The Second Wound: Healing from Sexual Abuse was Just the Beginning

As a survivor of childhood sexual abuse, I will always have deep and lasting scars. But underneath, my wounds are healing. After decades of hard work in psychotherapy, a solid support system, and the unconditional love of my husband and children, I feel whole. I am okay. Better than that, I have created a life that fulfills and sustains me and brings many joys. There is more to my story though, and this part does not have a happy ending. It’s about my family of origin. For two decades, I tried to maintain relationships with family members while still remaining loyal to myself and honoring the truth about the abuse. Sadly, I have found this to be an impossible goal. Throughout this long struggle, I have felt ignored, shamed, blamed, ostracized and – ultimately, utterly betrayed.

Like the sexual abuse itself, my family’s behavior has left me wounded and scarred.  Unlike the abuse, it has never ended.

When I first came to terms with the fact that I had been sexually abused as a child, I was actually eager to tell my mother and siblings (my father was already suffering from Alzheimer’s and died a few years later). I assumed they would sympathize with my pain and offer their support as I faced my traumatic past. Although I had always struggled to be heard, I was confident that this news would change everything and they would finally realize that I deserved more empathy and respect.

I was in my early twenties and a couple of years into therapy when I revealed that my older brother had raped and sodomized me for a period of years during my childhood starting when I was about seven years old. I had begun to understand how my brother’s violations had instilled a deep shame inside me and how my sense of self had been damaged. While I had never forgotten these events, it was a relief to pry open this previously locked door from my past, shine a light on my trauma and discover the origins of my sadness and insecurity. I was confident that my family would join me on the difficult journey toward healing, change, and forgiveness.

They said all the right things at first. My brother even admitted to the abuse and wrote to say he was sorry. But in an old, familiar way his apology felt empty. I was disturbed by his seeming lack of interest in my feelings and I pushed for more. I wanted my brother to explore the reasons that he perpetrated these acts as a child, including the possibility that he had been abused himself.

I believed that we had to examine the symptoms in order to cure this ill that had infected our family. Then we might be able to change destructive patterns and perhaps prevent abuse from being perpetrated on successive generations. That did not happen.

I grew frustrated with their silence and apparent disinterest. As my anger toward my brother grew, I wrote and told him about the lifetime of resentment I felt for what I saw as his dominating, selfish behavior toward me. He replied that he pitied me, suggested that I get a refund on my therapy, and instructed me to stay away from him until I changed back to the way I used to be. That was almost two decades ago and I have not seen him since.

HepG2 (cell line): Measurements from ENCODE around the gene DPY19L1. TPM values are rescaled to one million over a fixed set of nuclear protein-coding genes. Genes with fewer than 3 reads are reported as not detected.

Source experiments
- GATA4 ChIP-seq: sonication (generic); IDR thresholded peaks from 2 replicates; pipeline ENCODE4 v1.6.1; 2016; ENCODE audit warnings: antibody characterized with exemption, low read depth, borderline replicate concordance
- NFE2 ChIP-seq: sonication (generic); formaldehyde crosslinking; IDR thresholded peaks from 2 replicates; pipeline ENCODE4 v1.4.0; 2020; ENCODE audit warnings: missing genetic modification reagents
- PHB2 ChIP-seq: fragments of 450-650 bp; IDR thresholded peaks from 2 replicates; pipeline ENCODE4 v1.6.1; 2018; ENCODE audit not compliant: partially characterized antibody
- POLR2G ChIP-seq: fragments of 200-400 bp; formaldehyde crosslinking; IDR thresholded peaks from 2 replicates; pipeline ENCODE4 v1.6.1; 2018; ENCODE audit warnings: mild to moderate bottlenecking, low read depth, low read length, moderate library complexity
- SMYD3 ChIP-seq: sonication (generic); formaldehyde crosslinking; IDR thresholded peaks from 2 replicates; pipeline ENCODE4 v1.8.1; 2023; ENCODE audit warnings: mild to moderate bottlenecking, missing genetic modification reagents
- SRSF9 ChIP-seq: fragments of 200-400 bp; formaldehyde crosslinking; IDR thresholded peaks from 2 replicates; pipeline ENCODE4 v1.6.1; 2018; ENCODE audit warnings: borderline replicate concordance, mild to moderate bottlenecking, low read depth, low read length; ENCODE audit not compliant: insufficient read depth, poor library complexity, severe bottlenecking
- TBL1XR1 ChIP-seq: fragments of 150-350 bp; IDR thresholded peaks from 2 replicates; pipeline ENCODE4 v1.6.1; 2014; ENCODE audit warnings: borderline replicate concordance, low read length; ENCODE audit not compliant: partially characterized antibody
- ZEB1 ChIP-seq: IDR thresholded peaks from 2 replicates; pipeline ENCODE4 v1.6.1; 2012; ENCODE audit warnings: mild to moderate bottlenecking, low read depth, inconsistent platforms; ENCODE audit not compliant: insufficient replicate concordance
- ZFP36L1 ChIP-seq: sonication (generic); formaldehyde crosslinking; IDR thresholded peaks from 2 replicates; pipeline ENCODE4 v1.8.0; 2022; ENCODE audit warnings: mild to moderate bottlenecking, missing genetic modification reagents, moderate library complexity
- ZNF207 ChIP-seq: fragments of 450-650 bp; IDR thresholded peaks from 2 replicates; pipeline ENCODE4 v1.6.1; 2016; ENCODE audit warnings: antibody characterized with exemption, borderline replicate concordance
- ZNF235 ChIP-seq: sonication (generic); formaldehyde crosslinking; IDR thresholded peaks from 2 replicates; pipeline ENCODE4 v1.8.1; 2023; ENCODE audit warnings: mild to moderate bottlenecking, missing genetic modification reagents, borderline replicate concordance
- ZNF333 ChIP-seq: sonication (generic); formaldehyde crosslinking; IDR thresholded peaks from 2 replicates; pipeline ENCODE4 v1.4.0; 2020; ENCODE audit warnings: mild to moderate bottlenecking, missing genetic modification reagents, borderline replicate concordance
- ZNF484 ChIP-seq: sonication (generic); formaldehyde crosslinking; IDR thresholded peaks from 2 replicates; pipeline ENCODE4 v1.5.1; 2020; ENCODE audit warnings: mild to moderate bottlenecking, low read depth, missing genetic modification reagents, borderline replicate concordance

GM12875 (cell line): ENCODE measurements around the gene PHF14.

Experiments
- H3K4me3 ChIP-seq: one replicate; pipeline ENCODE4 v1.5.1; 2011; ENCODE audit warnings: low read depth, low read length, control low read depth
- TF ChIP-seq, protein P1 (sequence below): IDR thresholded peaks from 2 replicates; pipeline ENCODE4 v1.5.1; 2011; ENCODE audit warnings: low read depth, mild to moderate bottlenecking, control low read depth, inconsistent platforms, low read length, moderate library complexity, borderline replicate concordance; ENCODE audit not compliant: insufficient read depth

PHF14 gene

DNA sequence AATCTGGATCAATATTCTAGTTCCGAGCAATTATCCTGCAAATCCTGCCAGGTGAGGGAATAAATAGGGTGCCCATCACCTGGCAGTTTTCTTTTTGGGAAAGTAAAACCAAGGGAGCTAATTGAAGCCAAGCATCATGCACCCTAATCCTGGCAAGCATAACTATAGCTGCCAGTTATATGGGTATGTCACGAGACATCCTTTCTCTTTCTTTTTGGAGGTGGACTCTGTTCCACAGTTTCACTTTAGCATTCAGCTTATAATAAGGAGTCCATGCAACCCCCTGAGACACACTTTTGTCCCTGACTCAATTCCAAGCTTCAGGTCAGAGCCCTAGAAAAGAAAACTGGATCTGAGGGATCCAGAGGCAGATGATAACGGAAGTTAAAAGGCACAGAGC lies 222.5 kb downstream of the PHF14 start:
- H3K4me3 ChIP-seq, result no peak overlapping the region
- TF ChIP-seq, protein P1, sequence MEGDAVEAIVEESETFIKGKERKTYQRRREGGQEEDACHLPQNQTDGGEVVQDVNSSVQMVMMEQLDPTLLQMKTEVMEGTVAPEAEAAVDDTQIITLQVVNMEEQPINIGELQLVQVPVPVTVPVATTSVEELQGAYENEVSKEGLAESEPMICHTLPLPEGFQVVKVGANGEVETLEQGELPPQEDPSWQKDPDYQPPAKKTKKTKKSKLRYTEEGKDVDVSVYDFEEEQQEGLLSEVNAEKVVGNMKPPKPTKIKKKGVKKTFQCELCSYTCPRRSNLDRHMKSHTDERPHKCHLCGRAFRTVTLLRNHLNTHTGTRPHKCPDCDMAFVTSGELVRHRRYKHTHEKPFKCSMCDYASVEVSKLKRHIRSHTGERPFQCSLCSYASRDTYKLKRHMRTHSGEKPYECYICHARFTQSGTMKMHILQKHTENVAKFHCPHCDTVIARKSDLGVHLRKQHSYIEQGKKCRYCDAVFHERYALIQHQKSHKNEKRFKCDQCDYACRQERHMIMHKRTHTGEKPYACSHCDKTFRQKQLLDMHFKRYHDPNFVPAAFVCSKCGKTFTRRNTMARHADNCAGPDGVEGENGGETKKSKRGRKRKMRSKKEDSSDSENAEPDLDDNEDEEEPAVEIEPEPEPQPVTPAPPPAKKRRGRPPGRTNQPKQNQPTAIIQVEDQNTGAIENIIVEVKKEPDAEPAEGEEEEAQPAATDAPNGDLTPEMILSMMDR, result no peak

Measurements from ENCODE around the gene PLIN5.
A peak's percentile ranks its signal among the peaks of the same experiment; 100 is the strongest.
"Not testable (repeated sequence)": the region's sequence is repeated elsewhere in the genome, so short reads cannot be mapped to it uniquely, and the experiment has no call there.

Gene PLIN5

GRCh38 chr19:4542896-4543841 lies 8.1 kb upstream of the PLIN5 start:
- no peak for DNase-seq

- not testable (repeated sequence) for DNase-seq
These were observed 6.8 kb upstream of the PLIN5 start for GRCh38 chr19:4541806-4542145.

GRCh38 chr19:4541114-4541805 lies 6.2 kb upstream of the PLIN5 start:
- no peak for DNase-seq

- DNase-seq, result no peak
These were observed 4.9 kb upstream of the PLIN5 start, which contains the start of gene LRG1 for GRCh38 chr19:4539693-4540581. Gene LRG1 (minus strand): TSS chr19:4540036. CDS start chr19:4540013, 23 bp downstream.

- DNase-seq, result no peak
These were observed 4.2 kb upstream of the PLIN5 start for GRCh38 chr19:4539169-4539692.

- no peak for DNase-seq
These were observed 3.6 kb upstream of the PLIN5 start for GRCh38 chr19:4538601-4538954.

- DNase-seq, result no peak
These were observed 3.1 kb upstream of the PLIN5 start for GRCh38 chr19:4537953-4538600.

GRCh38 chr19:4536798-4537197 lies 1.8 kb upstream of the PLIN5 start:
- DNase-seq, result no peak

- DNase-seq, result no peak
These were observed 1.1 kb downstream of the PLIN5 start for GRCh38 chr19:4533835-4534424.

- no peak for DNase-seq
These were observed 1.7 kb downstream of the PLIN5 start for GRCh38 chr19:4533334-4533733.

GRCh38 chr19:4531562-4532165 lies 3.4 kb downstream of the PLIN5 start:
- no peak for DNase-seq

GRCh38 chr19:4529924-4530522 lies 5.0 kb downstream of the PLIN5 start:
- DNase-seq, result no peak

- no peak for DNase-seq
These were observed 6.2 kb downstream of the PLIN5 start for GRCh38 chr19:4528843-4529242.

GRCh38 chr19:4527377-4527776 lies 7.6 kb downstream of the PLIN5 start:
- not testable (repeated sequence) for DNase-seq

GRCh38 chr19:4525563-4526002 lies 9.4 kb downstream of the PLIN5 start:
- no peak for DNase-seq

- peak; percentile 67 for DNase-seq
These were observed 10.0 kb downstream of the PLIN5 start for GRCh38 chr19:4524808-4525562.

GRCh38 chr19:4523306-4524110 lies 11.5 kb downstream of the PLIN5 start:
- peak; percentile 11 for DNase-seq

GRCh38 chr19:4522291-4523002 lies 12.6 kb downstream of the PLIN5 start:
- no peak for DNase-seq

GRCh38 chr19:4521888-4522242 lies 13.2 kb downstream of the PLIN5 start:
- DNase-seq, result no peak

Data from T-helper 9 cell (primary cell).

My other family members didn’t have my back either. When I urged my mother to pursue the subject further with my brother, she said he had told her to back off and she wouldn’t risk losing him. My older sister said: “He apologized. What more do you want?” My family began inviting my brother to important family events and leaving me out. When I challenged my mother for not inviting me to her 70th birthday party, she replied curtly that she assumed I wouldn’t attend if my brother were there. She was right about that. I was devastated that she had chosen him over me.

Through the years, my family continued to enthusiastically embrace my brother. My mother insisted that he was “a good person” and seemed impatient with me for not joining their way of thinking. She didn’t understand that I am the only person who could determine whether or not he had earned my forgiveness.

My relationship with my mom remained rocky. I stayed away from her when things became unbearable. But she was a loving mother in other ways and cared deeply for my children. Over time, I decided that I could keep her in our lives without compromising myself: by understanding her limitations and continuing to advocate for myself when necessary. That worked for a long time. Then, when my other turned 80, I learned that she had celebrated with a large party thrown by my brother and attended by all of our family and many friends. Not only was I excluded, but my existence was also apparently never acknowledged as they reminisced about our family. When I confronted her about keeping the party a secret from me, she responded that I was just as much at fault because I was “always angry” at her.

Despite the price I’ve had to pay, I will never walk away from dealing with my past. I know the difference between moving forward and ignoring the truth. Now that I am grown and have a choice, I will never allow anyone in my family to overpower me, keep me quiet or force me to stand in the background and play the part of the obedient child or passive, adoring sister.

I miss my family. But I will never trade my hard-won emotional health and peace of mind for their acceptance and approval.  I have learned the hard way that while facing the truth hurts, it helps so much more.

Healing the damage of the abuse was largely in my control – but I have no such control over my family members’ behavior or attitudes. I created the Second Wound Facebook and Twitter pages for sexual abuse survivors like myself who know the pain of hurtful family reactions. We deserve to be heard, respected and supported in our healing. Maybe we’ll never get this from our families of origin, but we can offer it to each other and ourselves.